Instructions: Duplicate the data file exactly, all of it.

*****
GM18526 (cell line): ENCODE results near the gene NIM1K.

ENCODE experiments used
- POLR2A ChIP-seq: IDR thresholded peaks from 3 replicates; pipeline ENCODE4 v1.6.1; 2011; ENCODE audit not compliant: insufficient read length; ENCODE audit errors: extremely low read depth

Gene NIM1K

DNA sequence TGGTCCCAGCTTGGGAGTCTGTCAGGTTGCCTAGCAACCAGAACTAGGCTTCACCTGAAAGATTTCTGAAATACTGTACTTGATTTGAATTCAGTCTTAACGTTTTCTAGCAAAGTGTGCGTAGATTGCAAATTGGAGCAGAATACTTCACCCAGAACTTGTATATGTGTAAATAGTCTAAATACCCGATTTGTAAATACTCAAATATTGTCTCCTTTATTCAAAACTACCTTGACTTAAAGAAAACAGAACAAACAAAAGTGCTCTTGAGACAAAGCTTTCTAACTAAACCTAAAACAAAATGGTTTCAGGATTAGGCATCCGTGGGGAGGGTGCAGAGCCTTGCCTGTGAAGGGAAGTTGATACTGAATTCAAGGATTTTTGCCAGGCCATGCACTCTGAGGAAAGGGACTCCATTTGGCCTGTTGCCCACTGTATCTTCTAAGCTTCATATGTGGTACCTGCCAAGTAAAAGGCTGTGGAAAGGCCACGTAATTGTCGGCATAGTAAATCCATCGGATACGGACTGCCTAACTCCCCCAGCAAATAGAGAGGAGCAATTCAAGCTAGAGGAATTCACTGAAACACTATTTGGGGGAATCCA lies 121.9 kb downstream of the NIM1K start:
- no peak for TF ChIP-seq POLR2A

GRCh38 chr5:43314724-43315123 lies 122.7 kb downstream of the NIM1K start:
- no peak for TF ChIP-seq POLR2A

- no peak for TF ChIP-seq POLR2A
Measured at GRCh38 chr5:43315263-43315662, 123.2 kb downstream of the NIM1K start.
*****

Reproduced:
GM18526 (cell line): ENCODE results near the gene NIM1K.

ENCODE experiments used
- POLR2A ChIP-seq: IDR thresholded peaks from 3 replicates; pipeline ENCODE4 v1.6.1; 2011; ENCODE audit not compliant: insufficient read length; ENCODE audit errors: extremely low read depth

Gene NIM1K

DNA sequence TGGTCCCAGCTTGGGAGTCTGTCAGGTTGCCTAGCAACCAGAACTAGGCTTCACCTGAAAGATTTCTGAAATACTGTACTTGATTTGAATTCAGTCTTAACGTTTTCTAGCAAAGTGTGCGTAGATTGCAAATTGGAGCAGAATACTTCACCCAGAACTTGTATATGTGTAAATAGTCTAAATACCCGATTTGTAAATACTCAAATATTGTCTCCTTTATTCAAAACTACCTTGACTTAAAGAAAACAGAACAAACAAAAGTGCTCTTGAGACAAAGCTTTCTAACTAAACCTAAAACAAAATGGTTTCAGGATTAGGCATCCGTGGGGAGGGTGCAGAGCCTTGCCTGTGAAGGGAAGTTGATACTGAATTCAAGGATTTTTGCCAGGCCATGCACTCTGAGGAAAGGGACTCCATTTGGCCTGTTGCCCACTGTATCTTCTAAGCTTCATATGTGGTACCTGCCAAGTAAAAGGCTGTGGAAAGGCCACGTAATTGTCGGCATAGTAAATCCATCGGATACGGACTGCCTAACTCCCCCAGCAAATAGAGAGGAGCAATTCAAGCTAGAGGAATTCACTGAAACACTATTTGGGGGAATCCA lies 121.9 kb downstream of the NIM1K start:
- no peak for TF ChIP-seq POLR2A

GRCh38 chr5:43314724-43315123 lies 122.7 kb downstream of the NIM1K start:
- no peak for TF ChIP-seq POLR2A

- no peak for TF ChIP-seq POLR2A
Measured at GRCh38 chr5:43315263-43315662, 123.2 kb downstream of the NIM1K start.